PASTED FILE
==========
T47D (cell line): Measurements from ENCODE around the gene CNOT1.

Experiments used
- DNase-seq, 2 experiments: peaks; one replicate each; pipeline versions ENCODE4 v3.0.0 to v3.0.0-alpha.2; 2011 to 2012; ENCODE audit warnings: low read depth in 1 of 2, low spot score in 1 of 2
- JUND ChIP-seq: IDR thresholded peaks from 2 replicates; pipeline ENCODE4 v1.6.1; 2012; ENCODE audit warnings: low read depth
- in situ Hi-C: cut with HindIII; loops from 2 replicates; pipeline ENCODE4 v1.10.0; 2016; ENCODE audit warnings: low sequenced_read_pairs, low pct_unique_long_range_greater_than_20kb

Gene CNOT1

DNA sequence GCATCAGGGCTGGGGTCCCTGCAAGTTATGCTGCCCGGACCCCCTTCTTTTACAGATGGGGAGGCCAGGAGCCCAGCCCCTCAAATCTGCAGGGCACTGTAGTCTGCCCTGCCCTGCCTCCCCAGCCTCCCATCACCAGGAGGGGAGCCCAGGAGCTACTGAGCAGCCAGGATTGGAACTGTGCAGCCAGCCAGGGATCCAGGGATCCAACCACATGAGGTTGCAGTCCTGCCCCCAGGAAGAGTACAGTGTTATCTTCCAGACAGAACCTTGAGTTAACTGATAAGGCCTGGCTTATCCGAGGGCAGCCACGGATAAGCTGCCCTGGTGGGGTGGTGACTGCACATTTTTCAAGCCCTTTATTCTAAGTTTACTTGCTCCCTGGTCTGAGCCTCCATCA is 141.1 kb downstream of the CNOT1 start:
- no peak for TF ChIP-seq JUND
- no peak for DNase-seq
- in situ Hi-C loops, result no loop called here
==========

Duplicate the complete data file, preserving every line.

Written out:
T47D (cell line): Measurements from ENCODE around the gene CNOT1.

Experiments used
- DNase-seq, 2 experiments: peaks; one replicate each; pipeline versions ENCODE4 v3.0.0 to v3.0.0-alpha.2; 2011 to 2012; ENCODE audit warnings: low read depth in 1 of 2, low spot score in 1 of 2
- JUND ChIP-seq: IDR thresholded peaks from 2 replicates; pipeline ENCODE4 v1.6.1; 2012; ENCODE audit warnings: low read depth
- in situ Hi-C: cut with HindIII; loops from 2 replicates; pipeline ENCODE4 v1.10.0; 2016; ENCODE audit warnings: low sequenced_read_pairs, low pct_unique_long_range_greater_than_20kb

Gene CNOT1

DNA sequence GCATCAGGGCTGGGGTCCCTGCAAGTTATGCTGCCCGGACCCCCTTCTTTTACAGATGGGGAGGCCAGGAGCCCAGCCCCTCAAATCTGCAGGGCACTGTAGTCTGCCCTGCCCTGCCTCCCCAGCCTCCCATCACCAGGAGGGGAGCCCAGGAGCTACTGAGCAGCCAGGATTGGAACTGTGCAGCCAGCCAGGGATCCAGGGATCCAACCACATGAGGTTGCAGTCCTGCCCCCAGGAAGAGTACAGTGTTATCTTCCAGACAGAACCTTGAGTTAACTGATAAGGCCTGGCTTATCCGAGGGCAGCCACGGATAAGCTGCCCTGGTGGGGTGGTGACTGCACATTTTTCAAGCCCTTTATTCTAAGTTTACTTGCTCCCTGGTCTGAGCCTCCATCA is 141.1 kb downstream of the CNOT1 start:
- no peak for TF ChIP-seq JUND
- no peak for DNase-seq
- in situ Hi-C loops, result no loop called here